Admittedly, Canadians don’t like to be mistaken for Americans – there are a lot of American stereotypes we don’t want to be associated with, but we’re usually good natured about it. We’re all people, after all, and we can usually find common ground. We have a decent fence, which the Americans usually respect (except in the Arctic and a few odd things like the Pig war). We can respect each other’s differences, and move on.

However, the tea party fears me with fear. They’re exactly the kind of neighbour you don’t want. In a weird way, it makes me think I’m living next to a couple with an abusive child. Most of the time, not much happens, but you can see the way the abusive child treats his (or her) parents. There are derogatory remarks, there’s a constant shifting of blame, and a serious disrespect for the family members. And, of course, there’s the occasional screaming match when the child threatens violence.

In this case, the tea part is involved in exactly the same relationship with it’s political opponents – and when the violence starts, there’s a serious denial of responsibility. It’s always the parents fault – they shouldn’t have made the curfew that the child broke! And, if they’d just given the child the money he (or she) wanted, then they wouldn’t have had to hold up the gas station…

Right. Anyhow, you get the idea. Honestly, I feel that your right to free speech ends the moment it incites violence against someone else – a crime that the tea party is guilty of, regardless of how you want to interpret “2nd amendment remedies”, or painting cross-hairs on an opponents face. No matter how much you want to hide behind your rhetoric, you are responsible for your actions – and your words.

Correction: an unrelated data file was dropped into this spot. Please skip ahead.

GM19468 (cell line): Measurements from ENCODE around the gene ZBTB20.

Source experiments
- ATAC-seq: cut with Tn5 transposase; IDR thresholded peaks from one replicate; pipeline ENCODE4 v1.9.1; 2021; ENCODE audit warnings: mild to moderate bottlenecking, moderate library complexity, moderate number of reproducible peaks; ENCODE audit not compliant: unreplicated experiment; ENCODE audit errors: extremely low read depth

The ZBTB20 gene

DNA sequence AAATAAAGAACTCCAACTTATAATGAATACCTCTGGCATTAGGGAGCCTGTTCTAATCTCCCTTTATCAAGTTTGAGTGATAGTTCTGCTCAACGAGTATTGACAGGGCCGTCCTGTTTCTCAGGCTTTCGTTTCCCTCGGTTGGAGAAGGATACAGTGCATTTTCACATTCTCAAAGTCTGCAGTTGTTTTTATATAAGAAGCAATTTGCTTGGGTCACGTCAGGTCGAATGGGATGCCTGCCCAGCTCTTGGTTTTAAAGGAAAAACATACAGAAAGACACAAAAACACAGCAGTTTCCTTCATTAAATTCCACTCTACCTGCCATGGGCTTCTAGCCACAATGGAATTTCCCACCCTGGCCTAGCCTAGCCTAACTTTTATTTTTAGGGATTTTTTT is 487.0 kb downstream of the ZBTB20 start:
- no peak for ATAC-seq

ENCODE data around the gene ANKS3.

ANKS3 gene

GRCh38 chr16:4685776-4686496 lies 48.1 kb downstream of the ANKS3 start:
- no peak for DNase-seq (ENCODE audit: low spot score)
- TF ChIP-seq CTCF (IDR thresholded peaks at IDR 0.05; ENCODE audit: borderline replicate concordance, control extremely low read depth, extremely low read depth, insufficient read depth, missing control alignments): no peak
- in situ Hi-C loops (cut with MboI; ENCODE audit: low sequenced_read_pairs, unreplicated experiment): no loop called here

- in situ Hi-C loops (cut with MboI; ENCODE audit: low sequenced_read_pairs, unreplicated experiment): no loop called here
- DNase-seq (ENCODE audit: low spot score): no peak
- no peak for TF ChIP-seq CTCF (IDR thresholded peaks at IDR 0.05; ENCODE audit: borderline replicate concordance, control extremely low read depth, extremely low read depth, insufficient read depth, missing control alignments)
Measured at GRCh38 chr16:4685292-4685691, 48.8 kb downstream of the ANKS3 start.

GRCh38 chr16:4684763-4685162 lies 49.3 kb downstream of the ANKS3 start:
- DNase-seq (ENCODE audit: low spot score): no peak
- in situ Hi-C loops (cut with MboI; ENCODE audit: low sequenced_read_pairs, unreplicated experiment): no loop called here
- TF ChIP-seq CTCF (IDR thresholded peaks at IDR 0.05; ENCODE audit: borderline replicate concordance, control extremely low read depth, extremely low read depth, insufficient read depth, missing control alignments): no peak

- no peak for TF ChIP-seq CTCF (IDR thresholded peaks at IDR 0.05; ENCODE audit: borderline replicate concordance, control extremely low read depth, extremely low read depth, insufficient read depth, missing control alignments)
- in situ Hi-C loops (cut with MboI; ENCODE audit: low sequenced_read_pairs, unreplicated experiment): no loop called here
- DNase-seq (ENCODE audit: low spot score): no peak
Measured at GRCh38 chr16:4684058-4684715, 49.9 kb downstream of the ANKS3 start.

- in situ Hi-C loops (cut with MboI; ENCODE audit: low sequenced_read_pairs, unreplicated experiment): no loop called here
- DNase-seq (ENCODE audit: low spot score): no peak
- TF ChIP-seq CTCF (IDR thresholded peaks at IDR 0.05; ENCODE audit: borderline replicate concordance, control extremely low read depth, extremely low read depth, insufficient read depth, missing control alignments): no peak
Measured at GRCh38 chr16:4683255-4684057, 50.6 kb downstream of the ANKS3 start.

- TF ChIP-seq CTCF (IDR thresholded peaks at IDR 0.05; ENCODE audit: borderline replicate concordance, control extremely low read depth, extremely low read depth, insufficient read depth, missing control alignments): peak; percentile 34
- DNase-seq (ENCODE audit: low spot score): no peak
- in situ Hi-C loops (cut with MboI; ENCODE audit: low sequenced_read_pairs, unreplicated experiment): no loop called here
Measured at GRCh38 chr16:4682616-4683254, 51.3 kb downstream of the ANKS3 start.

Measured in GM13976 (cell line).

Anyhow, I hope some of the more violent members of the tea party come to their senses with the shooting of Gabrielle Giffords. When you suggest violence, even if your hand isn’t on the gun, you are promoting a crime – as the “hate-radio” broadcasters in Rwanda found out. (I suggest Ferdinand Nahimana as a case and point.) Your responsibility for your words doesn’t end when someone else does what you tell them to.

Before this goes any further, I hope my American neighbours can rein in the violent talk long before it boils over.. any further.

In the meantime, I hope Gabrielle Giffords pulls though and is able to recover and continue her work.

Mini Experiment – how many mistakes are there in the human genome?

I thought I’d try something new today. I often come up with neat little experiments that I could try, but usually don’t have the time for, and since I’ve been trying to make more time to blog. I thought to myself, why not kill two birds with one stone and use the time I was going to set asside for my blog to try an actual experiment!

Yesterday, a tweet was going around about the number of errors in the human genome, eg, the number of rare alleles incorporated into the reference structure. (Unfortunately, I don’t know how to search the logs to figure out what that tweet was, or who sent it…) Interestingly enough, I’m in a neat and unique place to try to answer that question – or at least estimate it. I think it was something like 10% of snps called are actually cause by rare alleles in the reference genome, which I thought might be an understatement. However, that made me wonder about the overal number of rare alleles in the human genome.

Hypothesis:
Using my database of ~780M snp calls in ~1750 NGS libraries, I should be able to estimate how many positions in the human genome (hg18) incorporate the rare allele, or perhaps incorrect bases.

Method:
Interrogate the database using simple SQL commands: Using the count of observations at each position in the genome, we can observe how frequently we call polymorphisms on a location. If the location is observed at high enough frequency (eg, 100% of the libraries), we clearly have an error. If it’s observed in more than 50%, then we can at least say that the reference base is the minor allele, at the very least. We’ll use the 50% mark for our estimates.

To do this, we’ll use the following SQL to establish the number of distinct libraries: